Thursday, January 20, 2011
Damian: "Mostly. Everyone knows it. It's really well-documented. When they look at other countries that are less developed, they don't have those problems. So, it's psychosomatic."
"Either that or it's an allergy to money."
Tuesday, January 11, 2011
I would like to collect other adaptations of the "falls on the just and the unjust alike" idiom, but I don't know how to frame a google search for them. Did you hear that? I don't know how to frame a google search.
I did find this: "Prayer is of no avail. The lightning falls on the just and the unjust in accordance with natural laws." —Robert Ingersoll, nineteenth-century orator
In a different vein, in what seems to be a Christmas letter from the pastor of a church in Canada, whilst talking about A Charlie Brown Christmas, the writer says, "In Canada, God also causes it to snow on the just and the unjust alike, and so we can all have a white Christmas, regardless of our morality; for it's not our morality that's the issue—but it’s our holiness that will be called into account!"
I don't understand religion.
Continuing (oddly enough) with the Charlie Brown theme, there's this:
And, finally, Cormac McCarthy's take on it is that:
"The rain falls upon the just
And also on the unjust fellas
But mostly it falls upon the just
Cause the unjust have the just's umbrellas"
Saturday, January 08, 2011
So, I have a sore throat, which almost never happens. In fact, last time I had a cold was over two years ago. I was so appalled by the Terrible Betrayal that I actually took a flashlight this morning and looked at my throat in the mirror, and found one of my tonsils all swole up. Like Doubting Thomas, I had to touch it, and it has the size and approximate consistency of a shooter marble. It almost reaches my uvula (which I have always looked upon as the body part most nearly like those hangy-downy things that for unknown reasons obscenely caress the top of your luggage when it goes into the x-ray machine at the airport).
This just in: don't try to gargle with seasoned rice vinegar in warm water. Its failure as a therapeutic vinegar is second only to that of balsamic.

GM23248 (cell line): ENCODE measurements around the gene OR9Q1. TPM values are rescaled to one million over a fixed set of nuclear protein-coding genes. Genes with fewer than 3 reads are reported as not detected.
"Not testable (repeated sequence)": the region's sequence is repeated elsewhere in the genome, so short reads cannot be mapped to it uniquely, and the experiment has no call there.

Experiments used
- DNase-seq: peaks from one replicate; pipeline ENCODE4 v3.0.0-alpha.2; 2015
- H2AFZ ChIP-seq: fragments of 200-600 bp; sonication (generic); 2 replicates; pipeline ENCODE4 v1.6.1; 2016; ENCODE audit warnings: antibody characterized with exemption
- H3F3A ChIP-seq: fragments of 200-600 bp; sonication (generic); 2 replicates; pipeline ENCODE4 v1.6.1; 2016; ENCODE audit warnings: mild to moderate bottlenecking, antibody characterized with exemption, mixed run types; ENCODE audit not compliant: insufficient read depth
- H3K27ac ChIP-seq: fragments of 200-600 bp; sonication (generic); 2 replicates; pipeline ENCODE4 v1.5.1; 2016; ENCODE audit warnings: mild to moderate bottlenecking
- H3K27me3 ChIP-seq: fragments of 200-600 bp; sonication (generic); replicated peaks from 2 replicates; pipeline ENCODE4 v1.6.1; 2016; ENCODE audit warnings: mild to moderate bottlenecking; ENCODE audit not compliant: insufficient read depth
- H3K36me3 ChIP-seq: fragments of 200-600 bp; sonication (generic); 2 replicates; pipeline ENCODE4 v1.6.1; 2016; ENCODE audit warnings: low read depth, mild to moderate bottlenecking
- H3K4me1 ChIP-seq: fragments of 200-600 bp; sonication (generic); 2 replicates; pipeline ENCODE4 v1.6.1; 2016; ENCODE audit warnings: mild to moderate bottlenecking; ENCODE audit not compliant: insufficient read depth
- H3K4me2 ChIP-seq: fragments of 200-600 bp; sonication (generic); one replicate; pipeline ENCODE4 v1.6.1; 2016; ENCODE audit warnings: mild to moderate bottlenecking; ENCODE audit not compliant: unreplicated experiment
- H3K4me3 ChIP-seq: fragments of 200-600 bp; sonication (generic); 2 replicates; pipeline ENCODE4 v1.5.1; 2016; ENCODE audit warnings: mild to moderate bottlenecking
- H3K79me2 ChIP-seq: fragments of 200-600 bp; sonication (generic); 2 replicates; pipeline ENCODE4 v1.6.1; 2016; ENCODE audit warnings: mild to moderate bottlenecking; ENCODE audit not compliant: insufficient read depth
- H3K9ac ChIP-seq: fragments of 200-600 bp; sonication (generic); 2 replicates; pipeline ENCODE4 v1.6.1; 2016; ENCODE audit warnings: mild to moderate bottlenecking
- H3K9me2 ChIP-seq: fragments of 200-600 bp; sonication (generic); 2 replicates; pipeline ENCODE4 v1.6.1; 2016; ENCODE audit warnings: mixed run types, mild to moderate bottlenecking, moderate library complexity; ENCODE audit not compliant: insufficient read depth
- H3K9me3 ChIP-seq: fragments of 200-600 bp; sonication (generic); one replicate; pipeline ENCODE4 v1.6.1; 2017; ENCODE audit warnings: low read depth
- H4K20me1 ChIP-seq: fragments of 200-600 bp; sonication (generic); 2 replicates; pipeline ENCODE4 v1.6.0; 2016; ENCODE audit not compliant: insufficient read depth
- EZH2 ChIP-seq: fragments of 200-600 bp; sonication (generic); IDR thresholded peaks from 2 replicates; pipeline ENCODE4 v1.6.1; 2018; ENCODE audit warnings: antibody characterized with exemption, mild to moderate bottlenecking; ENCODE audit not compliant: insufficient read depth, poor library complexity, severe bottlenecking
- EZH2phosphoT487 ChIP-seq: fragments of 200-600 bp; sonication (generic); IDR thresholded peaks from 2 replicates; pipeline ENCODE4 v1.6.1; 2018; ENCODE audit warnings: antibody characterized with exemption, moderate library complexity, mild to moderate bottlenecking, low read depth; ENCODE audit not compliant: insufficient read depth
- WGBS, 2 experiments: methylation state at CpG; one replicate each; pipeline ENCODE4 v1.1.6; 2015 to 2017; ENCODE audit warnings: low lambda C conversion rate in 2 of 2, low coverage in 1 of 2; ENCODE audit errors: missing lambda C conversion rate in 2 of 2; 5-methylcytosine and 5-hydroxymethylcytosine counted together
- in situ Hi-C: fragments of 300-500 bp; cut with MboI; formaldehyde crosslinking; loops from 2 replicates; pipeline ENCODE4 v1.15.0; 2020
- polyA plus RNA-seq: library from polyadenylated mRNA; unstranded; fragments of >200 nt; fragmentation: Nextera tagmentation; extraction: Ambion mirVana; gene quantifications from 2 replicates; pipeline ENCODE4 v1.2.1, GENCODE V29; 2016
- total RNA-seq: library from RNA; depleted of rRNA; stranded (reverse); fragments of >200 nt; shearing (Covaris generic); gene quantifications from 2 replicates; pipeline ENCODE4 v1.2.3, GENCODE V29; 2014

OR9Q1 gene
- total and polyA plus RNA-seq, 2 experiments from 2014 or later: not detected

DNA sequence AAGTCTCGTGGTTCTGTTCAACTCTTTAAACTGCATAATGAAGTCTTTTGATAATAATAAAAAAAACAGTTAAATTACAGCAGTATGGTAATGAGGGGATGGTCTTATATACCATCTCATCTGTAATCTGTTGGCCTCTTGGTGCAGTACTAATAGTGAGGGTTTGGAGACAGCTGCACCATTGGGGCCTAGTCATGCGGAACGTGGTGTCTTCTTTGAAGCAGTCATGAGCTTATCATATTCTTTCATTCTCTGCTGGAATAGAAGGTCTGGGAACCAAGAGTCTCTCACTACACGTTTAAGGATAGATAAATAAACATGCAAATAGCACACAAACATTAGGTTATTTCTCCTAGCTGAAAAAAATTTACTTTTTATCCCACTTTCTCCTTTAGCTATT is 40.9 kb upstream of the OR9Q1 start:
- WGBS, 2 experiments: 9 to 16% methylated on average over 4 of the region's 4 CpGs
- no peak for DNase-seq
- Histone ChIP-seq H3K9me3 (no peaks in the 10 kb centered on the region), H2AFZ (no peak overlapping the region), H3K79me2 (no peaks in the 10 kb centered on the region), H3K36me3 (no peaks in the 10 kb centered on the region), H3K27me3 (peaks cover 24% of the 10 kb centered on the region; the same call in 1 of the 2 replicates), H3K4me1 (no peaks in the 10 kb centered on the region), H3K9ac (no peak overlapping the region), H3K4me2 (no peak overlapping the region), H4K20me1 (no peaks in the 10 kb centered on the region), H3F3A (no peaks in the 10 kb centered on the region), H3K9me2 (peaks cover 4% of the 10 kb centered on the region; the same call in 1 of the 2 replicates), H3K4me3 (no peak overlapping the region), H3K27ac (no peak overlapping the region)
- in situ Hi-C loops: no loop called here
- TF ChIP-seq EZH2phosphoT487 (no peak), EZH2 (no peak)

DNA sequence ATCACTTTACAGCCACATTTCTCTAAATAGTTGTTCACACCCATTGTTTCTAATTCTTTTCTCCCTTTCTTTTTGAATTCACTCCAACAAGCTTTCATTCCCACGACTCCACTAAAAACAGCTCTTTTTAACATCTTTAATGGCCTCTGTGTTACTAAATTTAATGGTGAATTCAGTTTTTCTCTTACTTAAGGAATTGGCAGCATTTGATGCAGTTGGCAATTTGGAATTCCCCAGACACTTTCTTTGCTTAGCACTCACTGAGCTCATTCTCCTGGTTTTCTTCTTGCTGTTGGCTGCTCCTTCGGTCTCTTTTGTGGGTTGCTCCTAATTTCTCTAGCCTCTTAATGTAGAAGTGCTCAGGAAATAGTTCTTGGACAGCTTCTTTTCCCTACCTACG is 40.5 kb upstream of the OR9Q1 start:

Added: I kind of suck at gargling.
So, anyway, I drove Mom and Dad and Anja up to the de Young in San Francisco to see the Impressionist exhibit. It was refreshingly not full of the paintings-I'm-ready-to-set-on-fire-because-I-have-seen-them-on-pretty-much-every-calendar-and-"inspirational"-wall poster-ever category, though, really, dude, I don't think even fat women need to be painted as though their torsos look like the bodies of annular worms.
According to an article in Smithsonian Magazine from February, 2010, "As long ago as 1913, the American Impressionist Mary Cassatt wrote a friend that Renoir was painting abominable pictures 'of enormously fat red women with very small heads.'" I'm not sure I would agree with "enormously," though nor would I agree with L.A. County Museum of Art's Claudia Einecke, who claims, “He’s using the body for expressive purposes. Hopefully, nowadays, we understand that beauty or the body comes in many different shapes. People can stop saying, 'Oh yuck, these are ugly, fat women.'" I don't care that the women are fat, but that they LOOK LIKE ANNULAR WORMS. Maybe that was your impression, Renoir, but in this case I will say your impression was dumb.
Oh, and I don't have cryptic tonsils, I just really like the phrase.
Wednesday, January 05, 2011
My answers included:
Screw over the poor.
Institute REAL death panels, just like in Arizona!
Deny climate change.
Start tattooing immigrants.
Be totally stupid.
SHUT UP SHUT UP SHUT UP!!!!!
All in all, not the most productive news-listening day for me. Luckily, I wasn't in the car that much, and thus only listened to the radio sporadically.
Tuesday, January 04, 2011
She's gone back to crying for pets, and running around, and being ridiculous and my life is thus much improved and I'm grateful to my vet, despite the expense, and I'm weirdly grateful to HER for being kind enough to get better.
Sunday, January 02, 2011
Nature Note: The California Poison Oak
Dry summers flaw the leaf to a rose flame
Where, as a vine, it seems to flicker higher
Than live-oaks it consumes, or where it leaps
As a free-standing shrub or tree—ablaze
In wild-oat hay fields. Yet, with winter come,
The stems shrink back and almost disappear
In sinuous tangles, while a few white drupes
That look like snowberries hang to trick the eyes.
Nothing will warn but old experience
The ignorant damp hand that comes to dig
In winter rain the dormant trillium:
Seeking to bring a wild spring beauty home
It finds, as parasitic as a drug,
Pain stinging flesh that brushed the stems but once.
Saturday, January 01, 2011
This year, Mom is doing Recipe-a-Day, in which she is rewriting her recipes onto new cards. She's quite exercised by the whole idea, and had it planned months ago. I, on the other hand, just figured out that in the interest of writing, a skill I fear I am losing (if I ever had it, really) I am going to do a Post-a-Day. I don't know if anyone will read them, but that's not the point.
So, random thought for New Year's Day: as I listen to my various public radio podcasts, I keep hearing a sponsorship message about the new Chevrolet Volt, with the tagline, "It's More Car Than Electric." My reaction, every single time is, "No, it's not."
I like this person's take on the slogan: "Maybe 'The electric car you can just put gas in on those days when you’re not giving a crap about the environment' was too long."